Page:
Editors' ChoiceMalaria

You (don’t) give me fever

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Science Translational Medicine  18 Sep 2019:
Vol. 11, Issue 510, eaaz2897
DOI: 10.1126/scitranslmed.aaz2897


A baseline transcriptional signature in peripheral blood is associated with protection from febrile malaria in children.

Malaria remains one of the major lethal infectious diseases worldwide, with almost half a million deaths each year, but factors contributing to disease susceptibility remain poorly understood. Tran et al. conducted a prospective 3-year study in Malian children, who showed different abilities to control fever and parasitemia after documented Plasmodium falciparum infection. Children with the malaria-protective hemoglobin S allele were excluded. They chose children 6 to 11 years old, the age when antimalarial immunity is usually acquired in this population. Using a hypothesis-generating, systems biology approach, they integrated whole-blood transcriptomics with flow cytometric analyses together with plasma cytokine and antibody profiles. They identified three distinct groups according to infection responses: immune children controlling both fever and parasitemia, a delayed fever group initially controlling fever and parasitemia but later-on showing progressive disease, and an early fever group that was unable to control fever or parasitemia.

The authors found that immune children harbored several markers suggesting an activated immune state even before infection, consisting of monocyte and platelet activation, interferon signaling, T helper (TH) cell activation, and B cell enrichment, together with better reactivity of P. falciparum-specific IgG than nonimmune children. In contrast, enhanced activation of the cell cycle regulator p53 and a TH2-prone immune environment characterized the delayed fever group. Thus, p53 activation supposedly dampens P. falciparum–induced inflammation without impacting parasitemia (previous mouse models suggest it might still help to reduce the burden of liver stage P. falciparum infections). The authors speculate that there might be a contribution of prior helminth infection in shaping this kind of preinfection immune activation pattern, but rates of helminth infection were too low in this population to draw definitive conclusions.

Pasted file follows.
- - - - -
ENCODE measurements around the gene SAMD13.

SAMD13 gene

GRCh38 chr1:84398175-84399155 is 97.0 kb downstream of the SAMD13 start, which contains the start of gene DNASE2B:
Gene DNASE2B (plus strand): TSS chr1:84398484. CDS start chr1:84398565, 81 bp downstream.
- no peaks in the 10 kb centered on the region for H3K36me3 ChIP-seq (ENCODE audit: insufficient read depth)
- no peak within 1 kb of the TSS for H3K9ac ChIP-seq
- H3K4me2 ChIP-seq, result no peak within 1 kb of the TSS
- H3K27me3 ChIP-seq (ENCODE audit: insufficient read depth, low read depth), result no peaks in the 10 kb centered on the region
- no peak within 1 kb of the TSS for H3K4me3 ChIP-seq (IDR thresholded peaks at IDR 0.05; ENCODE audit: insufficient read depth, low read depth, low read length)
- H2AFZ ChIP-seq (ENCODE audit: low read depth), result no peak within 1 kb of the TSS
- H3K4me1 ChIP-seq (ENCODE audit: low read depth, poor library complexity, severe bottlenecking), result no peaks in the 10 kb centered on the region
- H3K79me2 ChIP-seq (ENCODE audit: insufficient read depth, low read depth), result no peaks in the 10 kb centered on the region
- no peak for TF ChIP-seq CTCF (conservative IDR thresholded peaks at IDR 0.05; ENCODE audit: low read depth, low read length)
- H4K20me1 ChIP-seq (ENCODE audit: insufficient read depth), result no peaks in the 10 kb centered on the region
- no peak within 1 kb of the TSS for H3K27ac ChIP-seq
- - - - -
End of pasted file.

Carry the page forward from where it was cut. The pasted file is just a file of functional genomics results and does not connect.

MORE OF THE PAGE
This study comprehensively investigates immune responses to P. falciparum infections in subjects protected from severe malaria symptoms, limiting interindividual variability due to its longitudinal, prospective nature, thus resulting in an enhanced ability to detect infection-driven differences between patient groups. Future investigations using similar research design in combination with single cell transcriptomics might further elucidate malaria-protective factors, to better understand dynamics of this still insufficiently studied disease.

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